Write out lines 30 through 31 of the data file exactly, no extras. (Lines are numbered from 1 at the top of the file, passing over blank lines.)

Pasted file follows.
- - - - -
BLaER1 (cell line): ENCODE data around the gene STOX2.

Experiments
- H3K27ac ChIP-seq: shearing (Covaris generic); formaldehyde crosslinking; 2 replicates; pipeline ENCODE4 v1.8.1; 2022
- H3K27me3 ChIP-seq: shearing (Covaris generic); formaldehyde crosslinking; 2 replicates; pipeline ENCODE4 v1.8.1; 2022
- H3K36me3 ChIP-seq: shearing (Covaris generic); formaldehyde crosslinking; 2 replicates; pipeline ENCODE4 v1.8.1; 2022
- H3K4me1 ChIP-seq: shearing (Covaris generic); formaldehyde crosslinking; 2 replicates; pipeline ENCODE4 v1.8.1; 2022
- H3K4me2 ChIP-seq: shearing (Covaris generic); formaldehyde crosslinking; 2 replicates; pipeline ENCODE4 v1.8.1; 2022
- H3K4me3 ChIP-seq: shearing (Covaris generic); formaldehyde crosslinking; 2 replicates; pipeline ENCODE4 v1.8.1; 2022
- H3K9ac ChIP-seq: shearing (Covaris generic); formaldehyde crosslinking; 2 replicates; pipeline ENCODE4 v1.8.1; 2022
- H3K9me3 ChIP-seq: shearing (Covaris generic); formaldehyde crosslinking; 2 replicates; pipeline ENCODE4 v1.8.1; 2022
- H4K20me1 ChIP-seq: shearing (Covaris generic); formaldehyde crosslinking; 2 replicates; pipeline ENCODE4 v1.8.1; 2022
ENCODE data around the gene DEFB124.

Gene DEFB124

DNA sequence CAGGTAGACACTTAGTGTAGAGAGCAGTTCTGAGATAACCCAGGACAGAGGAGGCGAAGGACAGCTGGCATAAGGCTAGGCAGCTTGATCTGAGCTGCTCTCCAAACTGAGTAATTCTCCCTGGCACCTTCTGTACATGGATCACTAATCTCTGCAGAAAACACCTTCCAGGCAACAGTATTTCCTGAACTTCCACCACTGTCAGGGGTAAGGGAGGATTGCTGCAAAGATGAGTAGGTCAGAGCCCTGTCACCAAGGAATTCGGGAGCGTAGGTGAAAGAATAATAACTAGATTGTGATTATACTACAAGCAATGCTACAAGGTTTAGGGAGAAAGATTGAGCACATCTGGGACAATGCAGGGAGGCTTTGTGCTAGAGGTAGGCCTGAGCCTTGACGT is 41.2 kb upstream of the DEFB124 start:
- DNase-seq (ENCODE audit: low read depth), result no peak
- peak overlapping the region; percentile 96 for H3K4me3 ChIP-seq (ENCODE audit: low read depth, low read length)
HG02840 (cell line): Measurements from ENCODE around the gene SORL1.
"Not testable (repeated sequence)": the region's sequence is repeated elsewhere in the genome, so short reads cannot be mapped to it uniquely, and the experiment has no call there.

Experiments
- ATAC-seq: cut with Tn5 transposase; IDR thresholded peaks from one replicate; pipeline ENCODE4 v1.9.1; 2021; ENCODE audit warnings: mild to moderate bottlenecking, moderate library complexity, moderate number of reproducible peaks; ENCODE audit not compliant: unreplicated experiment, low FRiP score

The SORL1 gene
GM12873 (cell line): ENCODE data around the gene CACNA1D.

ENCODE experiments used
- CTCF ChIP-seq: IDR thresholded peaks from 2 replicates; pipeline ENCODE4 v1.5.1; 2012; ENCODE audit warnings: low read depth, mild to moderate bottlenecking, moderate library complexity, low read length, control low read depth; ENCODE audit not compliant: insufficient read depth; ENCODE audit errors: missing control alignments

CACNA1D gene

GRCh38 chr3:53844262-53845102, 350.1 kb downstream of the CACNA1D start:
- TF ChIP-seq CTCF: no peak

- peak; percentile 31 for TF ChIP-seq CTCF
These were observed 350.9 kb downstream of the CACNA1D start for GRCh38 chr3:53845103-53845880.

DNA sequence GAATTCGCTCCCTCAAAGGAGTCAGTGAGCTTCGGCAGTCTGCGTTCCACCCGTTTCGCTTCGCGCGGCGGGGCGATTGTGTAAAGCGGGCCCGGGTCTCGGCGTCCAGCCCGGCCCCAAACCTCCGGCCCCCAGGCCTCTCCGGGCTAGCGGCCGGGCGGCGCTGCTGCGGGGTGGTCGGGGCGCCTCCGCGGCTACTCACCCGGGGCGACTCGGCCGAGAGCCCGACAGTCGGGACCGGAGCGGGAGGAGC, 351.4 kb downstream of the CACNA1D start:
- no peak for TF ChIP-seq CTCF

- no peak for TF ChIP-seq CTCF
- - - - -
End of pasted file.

DNA sequence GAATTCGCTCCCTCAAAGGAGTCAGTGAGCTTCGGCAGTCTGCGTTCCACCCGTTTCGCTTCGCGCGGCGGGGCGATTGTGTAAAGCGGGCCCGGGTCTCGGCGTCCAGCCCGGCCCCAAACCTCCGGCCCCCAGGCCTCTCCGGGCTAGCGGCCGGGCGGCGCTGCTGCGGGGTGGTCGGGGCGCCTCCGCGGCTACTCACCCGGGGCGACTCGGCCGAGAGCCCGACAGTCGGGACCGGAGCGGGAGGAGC, 351.4 kb downstream of the CACNA1D start:
- no peak for TF ChIP-seq CTCF